Welcome to austinagrodolce … My family and I garden with more intention and enthusiasm than allocated budget or overall design plan. It shows. Wildlife populations don't seem to notice our lack of cohesive design, they just like the native plants here. It seems by growing local we've thrown out a welcome mat. Occasionally, we're surprised at who (and what) shows up.

Saturday, June 14, 2014

Maybe Katy Did

maybe Katy did not, but since I only saw one of these (as opposed to the hordes of tiny metallic black Altica litigata beetles and brightly striped baby grasshoppers I've been battling this week)... and since it was so very striking in all its glorious greeness?  I simply let this bug finish its salad in peace.

Identification Woes Continue:  I was pretty sure before I looked anything up that this was a Katydid.  Turns out there are Greater Angle Wing Katydids and Lesser Angle Wing Katydids and even, catch this, False Katydids.
I believe the one I caught munching away on my Four-O-Clocks (Mirabilis Jalapa) is a False Katydid.

As a "joke is even more on me" aside?  I was thinking, as I looked through the viewfinder, "I may not be a scientist but this is obviously a male. Watch out ladies - pretty impressive bug penis there".

Then I began my online investigations only to discover that no matter what type of Katydid this is, it is most definitely of the adult female persuasion. That impressive bug penis?  It is a characteristic "sword shaped egg laying structure".  Seriously, some days I wonder why I even try.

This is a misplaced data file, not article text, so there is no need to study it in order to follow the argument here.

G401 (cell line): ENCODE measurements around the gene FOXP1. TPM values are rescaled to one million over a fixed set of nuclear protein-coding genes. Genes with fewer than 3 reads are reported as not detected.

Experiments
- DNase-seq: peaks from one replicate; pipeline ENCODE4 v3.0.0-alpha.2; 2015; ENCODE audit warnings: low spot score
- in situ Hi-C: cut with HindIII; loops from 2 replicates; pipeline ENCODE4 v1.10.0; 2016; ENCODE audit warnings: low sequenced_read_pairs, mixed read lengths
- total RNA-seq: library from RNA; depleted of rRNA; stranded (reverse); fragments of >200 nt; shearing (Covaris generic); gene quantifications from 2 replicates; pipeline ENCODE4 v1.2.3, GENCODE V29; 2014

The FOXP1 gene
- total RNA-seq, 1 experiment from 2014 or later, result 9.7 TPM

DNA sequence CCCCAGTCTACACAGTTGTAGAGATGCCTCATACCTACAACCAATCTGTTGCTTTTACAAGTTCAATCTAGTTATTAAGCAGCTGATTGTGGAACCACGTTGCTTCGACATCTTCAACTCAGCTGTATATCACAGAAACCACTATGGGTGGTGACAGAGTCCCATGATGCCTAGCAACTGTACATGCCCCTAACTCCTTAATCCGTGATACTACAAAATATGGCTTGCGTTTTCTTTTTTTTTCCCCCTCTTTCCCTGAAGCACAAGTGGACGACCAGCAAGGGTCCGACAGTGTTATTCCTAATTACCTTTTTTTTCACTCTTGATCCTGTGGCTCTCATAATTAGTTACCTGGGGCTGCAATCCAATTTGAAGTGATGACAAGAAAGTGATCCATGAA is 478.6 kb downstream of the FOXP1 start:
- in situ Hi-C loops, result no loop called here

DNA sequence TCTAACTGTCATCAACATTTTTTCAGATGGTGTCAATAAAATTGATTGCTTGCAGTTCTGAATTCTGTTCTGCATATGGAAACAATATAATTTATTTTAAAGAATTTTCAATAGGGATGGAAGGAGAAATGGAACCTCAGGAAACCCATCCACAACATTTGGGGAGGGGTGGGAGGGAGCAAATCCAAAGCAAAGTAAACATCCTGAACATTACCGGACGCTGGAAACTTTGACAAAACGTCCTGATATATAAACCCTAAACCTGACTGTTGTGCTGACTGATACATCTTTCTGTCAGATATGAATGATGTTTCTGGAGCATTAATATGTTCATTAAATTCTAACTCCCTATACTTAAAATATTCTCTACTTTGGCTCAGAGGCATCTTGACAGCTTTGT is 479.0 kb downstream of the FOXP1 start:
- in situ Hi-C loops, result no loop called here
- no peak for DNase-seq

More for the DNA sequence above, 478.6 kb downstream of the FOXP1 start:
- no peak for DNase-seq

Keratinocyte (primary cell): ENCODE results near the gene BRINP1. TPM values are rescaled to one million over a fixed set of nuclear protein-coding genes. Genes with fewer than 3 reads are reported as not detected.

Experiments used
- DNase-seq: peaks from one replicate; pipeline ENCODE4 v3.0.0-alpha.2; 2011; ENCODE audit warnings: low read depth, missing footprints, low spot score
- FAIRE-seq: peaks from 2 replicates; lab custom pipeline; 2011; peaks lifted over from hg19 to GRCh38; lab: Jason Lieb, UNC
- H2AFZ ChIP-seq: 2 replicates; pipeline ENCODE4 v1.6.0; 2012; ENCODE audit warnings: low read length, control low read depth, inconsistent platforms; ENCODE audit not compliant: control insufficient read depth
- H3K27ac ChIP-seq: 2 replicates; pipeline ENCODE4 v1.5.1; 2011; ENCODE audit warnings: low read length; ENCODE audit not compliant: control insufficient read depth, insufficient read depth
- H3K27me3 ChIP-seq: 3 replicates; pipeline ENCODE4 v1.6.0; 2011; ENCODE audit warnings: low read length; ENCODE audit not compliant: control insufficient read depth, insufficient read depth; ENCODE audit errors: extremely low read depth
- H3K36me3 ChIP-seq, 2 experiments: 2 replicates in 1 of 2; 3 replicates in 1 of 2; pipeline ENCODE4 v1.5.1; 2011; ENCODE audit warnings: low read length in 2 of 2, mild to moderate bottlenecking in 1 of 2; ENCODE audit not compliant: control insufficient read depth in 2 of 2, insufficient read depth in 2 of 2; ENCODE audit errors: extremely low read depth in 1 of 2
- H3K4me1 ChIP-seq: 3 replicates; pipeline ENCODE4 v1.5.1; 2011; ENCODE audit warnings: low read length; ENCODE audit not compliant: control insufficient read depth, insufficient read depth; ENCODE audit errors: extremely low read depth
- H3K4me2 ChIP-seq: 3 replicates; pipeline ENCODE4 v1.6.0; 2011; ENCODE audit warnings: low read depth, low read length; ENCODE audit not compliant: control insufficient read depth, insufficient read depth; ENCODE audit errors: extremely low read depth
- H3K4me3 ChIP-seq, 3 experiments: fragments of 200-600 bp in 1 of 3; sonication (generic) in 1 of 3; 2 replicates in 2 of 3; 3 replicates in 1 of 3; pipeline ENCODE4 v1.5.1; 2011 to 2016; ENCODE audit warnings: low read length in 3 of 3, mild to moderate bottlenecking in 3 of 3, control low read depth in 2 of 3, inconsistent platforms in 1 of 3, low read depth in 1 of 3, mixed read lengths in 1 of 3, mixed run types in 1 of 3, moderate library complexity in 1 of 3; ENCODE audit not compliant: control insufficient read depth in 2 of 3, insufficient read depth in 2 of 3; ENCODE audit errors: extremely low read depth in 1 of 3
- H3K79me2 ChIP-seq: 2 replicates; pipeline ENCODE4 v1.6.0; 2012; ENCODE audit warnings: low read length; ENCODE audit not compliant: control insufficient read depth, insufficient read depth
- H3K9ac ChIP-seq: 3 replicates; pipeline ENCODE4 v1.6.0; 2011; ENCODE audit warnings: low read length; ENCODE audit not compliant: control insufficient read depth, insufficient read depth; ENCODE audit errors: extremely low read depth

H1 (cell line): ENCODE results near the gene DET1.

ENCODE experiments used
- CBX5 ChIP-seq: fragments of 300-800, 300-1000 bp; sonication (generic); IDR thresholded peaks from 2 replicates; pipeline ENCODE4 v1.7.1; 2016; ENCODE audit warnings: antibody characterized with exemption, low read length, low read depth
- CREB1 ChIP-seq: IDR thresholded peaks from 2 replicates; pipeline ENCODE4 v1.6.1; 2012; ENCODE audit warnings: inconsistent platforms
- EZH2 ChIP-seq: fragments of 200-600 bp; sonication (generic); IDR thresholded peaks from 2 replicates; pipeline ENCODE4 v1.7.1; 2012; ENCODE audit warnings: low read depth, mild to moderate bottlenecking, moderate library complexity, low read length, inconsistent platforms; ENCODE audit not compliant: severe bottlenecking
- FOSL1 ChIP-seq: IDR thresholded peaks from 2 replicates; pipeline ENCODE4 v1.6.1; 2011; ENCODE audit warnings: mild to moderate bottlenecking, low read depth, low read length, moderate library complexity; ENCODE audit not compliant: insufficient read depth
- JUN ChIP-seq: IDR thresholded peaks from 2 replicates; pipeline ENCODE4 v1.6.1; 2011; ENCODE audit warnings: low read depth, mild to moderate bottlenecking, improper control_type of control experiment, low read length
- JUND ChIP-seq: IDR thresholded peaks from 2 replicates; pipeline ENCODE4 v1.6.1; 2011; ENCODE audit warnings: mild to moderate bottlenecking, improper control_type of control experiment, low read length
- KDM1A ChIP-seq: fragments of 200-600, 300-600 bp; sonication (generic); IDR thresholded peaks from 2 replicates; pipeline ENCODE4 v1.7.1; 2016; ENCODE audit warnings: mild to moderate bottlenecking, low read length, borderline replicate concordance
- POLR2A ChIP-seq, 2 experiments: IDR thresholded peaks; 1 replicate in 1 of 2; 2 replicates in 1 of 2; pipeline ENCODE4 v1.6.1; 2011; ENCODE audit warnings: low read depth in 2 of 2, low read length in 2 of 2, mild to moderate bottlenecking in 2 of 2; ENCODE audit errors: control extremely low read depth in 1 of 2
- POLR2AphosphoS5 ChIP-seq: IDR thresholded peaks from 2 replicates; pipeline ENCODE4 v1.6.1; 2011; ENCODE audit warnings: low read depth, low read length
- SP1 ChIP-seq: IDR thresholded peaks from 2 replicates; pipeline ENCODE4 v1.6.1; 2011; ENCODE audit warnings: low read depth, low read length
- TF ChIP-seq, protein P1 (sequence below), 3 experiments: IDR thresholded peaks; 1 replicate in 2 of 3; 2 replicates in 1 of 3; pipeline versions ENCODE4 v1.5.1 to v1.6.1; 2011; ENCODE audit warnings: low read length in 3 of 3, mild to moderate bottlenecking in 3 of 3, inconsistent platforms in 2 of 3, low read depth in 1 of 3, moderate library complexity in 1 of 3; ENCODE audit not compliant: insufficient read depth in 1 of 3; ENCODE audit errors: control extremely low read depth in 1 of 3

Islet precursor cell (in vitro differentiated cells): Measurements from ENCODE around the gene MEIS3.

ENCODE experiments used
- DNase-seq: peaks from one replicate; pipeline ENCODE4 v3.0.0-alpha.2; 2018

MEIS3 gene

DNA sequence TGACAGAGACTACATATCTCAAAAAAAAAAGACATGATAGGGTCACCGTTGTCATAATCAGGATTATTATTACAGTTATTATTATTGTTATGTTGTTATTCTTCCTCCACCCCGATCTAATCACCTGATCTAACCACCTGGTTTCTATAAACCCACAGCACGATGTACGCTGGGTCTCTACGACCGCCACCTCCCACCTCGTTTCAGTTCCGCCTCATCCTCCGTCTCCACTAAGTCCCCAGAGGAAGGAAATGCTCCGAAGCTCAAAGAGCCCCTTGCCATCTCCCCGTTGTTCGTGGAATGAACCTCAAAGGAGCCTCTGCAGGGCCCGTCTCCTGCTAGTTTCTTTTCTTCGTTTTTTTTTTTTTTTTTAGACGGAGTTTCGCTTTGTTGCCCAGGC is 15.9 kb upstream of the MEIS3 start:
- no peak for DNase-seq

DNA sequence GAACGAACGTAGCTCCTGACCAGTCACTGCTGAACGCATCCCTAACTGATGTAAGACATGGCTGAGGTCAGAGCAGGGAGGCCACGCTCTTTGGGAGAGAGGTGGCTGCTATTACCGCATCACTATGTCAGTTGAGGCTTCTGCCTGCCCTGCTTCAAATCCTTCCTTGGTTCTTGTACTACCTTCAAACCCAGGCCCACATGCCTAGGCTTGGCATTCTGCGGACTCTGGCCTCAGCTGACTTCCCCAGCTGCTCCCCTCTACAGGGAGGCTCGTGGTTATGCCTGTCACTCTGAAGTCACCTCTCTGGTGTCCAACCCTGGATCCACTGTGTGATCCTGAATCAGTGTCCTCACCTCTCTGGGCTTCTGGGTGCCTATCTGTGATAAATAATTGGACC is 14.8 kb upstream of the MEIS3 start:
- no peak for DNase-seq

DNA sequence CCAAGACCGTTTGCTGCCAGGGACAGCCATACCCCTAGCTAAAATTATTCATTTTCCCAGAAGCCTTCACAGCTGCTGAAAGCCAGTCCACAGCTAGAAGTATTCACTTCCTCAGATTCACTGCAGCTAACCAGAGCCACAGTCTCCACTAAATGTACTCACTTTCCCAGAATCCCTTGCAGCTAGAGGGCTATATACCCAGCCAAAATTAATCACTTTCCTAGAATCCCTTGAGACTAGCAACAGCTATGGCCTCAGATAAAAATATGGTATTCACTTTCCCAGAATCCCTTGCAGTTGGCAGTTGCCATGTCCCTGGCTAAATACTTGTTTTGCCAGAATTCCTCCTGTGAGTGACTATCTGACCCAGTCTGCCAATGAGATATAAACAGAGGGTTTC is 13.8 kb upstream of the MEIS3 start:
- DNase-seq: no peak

Tina said...

Well, her name is Katy, after all. I'm glad you let her finish her salad--everyone needs their greens.

TexasDeb said...

Tina: I have such a bumper crop of 4 o-clocks this year (maybe....too many??) so honestly, it was easy to share. I haven't seen signs of ongoing damage or any gathering hordes of Katydids, false or otherwise yet. So far, so good.

Debra said...

Laughing with -- not at -- you on the identification stuff. At this point I just allow the mistakes and know I am slowly learning something -- ok learning a LOT. Thanks goodness for whoever writes/edits the stuff at the A&M site. I planted 4 o-clocks for the first time this year and I am so happy at their ability to survive in the shade.

TexasDeb said...

Debra: Oh the identification hurdles we face! I am grateful for the TAMU site and BugGuide.Net and the others that help at least narrow the options.

Four-o-clocks reseed fairly prolifically, even in the shade. I don't mind at all. I cut down the ones I don't want and/or trim back the over enthusiastic ones knowing they'll be back. And their blooms - well worth waiting for.